I also found this: "You should always bury one-third of your fence post underground. ... This means that unless you are building a 2-foot fence, which is unlikely in any garden, a 1-foot hole will not be deep enough to support your post. For main and gateposts, you should dig the holes an additional 6 inches deep."

    Hope this helps

    Good luck

  • William William on Jul 18, 2021

    I would assume the post is deep enough. You may be hitting the concrete or the dirt. The hole (slot) you took the measurement is where the bottom fence rail snaps in. The concrete is not only on the surface it's in the post hole holding the post. The manufacturer of the fence allows for proper length of the post for frost lines. The only possibility is instead of digging down to the frost line they cut the post short so as not having to dig as deep as needed. That would be laziness on their part and may void the fence warranty. I would question them on what they did and if it was done properly. Write any notations on the contract and bill of sale.

  • Kathy Gunter Law Kathy Gunter Law on Jul 19, 2021

    You can measure the post and calculate how dee they are buried but they could have cut them. Not sure what the frost line has to do with the depth. It is based on high they are above ground and material. For example, t posts only go a few inches but 6’ above ground wood should be 2-1/2’ buried.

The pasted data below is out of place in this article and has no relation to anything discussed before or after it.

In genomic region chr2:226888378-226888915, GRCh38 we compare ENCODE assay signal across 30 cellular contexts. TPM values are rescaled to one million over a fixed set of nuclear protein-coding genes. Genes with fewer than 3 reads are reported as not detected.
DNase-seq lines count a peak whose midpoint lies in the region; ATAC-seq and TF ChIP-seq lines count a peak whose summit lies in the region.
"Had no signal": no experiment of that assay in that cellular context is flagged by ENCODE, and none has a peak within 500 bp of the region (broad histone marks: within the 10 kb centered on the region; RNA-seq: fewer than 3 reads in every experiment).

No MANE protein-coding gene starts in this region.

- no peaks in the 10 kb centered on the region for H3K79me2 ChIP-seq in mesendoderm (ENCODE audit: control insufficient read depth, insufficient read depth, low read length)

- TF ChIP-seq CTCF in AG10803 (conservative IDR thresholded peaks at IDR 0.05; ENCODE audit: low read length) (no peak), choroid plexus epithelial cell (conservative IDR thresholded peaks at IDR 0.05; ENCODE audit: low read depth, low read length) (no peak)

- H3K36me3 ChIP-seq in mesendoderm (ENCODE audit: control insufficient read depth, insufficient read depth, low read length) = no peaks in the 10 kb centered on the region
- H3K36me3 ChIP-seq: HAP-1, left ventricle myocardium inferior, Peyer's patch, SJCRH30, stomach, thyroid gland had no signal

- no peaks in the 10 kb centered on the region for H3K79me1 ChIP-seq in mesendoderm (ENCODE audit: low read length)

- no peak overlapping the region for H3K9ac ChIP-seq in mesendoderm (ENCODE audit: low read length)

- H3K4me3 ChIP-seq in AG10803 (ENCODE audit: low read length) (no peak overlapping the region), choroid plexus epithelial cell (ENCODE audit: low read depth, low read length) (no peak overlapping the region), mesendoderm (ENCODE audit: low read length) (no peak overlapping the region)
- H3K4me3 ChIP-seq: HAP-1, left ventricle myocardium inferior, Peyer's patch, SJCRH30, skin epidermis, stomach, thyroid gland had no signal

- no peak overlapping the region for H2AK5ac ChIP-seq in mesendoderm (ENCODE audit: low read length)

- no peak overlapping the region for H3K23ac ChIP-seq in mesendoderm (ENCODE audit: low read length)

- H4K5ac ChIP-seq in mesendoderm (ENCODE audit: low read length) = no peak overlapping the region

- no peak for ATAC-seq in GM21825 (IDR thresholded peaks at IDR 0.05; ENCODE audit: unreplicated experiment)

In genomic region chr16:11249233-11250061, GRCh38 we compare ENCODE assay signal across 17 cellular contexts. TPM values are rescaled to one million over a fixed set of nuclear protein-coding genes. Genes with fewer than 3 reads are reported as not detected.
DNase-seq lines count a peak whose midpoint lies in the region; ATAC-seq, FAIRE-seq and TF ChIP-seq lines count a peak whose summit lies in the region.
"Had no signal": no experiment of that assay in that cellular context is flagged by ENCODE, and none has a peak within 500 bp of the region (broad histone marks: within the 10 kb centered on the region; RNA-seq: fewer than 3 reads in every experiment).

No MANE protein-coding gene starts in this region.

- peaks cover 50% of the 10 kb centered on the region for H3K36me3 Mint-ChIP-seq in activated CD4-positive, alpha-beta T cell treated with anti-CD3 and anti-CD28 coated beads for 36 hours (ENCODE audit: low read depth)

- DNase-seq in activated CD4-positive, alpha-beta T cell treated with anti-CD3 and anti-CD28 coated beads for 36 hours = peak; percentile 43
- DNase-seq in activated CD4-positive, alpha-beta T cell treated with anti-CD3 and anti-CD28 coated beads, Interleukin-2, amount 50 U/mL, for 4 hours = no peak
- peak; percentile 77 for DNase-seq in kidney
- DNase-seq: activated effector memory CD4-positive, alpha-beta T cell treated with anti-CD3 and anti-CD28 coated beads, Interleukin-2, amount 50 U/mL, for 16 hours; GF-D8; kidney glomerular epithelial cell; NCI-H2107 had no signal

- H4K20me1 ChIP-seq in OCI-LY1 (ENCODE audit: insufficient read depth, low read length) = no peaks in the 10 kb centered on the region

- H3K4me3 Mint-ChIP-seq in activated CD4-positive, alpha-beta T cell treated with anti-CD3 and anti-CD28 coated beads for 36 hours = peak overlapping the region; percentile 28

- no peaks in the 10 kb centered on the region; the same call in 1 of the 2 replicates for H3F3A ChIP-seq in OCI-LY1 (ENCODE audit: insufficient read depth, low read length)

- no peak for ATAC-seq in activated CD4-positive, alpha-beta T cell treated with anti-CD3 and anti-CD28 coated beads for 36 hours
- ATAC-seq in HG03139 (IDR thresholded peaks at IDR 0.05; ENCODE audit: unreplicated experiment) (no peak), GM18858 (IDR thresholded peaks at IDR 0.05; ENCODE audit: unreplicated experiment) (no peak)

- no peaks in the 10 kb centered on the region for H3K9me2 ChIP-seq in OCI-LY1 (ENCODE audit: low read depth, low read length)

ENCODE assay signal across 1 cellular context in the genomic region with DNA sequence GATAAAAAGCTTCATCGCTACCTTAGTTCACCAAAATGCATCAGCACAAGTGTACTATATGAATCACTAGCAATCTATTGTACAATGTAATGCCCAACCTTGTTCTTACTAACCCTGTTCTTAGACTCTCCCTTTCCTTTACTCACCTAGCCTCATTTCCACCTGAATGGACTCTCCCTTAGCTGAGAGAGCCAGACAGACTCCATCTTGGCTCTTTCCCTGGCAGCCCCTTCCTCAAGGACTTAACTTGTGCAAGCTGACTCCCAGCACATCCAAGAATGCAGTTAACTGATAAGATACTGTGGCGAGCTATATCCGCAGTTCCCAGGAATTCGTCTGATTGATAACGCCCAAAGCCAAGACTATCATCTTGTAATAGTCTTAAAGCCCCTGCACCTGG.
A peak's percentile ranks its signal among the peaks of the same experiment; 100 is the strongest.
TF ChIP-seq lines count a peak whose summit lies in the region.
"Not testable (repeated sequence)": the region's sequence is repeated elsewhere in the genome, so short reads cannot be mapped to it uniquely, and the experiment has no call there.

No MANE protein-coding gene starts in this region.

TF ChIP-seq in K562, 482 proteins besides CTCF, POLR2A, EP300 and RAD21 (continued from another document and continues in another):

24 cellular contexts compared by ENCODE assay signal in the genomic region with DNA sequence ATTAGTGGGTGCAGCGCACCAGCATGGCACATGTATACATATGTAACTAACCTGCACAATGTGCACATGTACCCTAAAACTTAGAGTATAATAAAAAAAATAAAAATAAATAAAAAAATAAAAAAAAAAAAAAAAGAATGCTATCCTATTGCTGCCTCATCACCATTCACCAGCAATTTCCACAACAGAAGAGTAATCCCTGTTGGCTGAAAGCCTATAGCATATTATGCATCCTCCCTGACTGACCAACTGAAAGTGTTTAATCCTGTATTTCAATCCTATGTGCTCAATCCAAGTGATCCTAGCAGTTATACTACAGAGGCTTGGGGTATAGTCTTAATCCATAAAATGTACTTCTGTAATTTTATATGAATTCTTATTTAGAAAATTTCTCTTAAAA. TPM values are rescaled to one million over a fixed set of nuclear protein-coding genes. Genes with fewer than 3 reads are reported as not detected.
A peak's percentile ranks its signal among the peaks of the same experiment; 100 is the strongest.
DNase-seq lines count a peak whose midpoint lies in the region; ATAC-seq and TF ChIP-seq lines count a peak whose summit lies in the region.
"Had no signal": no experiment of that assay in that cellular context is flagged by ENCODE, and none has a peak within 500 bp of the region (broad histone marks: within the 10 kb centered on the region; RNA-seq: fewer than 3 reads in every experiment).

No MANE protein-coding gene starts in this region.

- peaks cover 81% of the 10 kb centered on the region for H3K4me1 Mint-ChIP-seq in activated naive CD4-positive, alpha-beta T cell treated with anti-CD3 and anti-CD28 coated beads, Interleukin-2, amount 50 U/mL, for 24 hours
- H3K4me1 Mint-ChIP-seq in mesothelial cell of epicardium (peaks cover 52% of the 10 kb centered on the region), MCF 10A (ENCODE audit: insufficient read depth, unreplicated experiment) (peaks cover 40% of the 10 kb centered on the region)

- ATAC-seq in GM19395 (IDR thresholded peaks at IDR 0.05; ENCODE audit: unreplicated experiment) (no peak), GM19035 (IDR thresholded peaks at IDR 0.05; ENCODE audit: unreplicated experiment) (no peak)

• Jim Cox Jim Cox on Jul 20, 2021

    Agreed on the rebar trick, and call your insurance company as well. IF there's an issue in the future, you want someone on your side. Here in Missouri we get enough wind to take down a poorly installed fence here and there.

  • Sharon Sharon on Jul 20, 2021

    Having lived in NWT, I believe the post should be below the permafrost level. Where do you live? if there is a town nearby that has a public works dept., I would ask them or an old-timer. We used to do our horse fencing 6' down. https://www.outdooressentialproducts.com/en/Projects/How-deep-to-dig-fence-post-holes

  • Kmdreamer Kmdreamer on Jul 22, 2021

    The post needs to go down about 18 inches then cement footer should be installed and the post set in it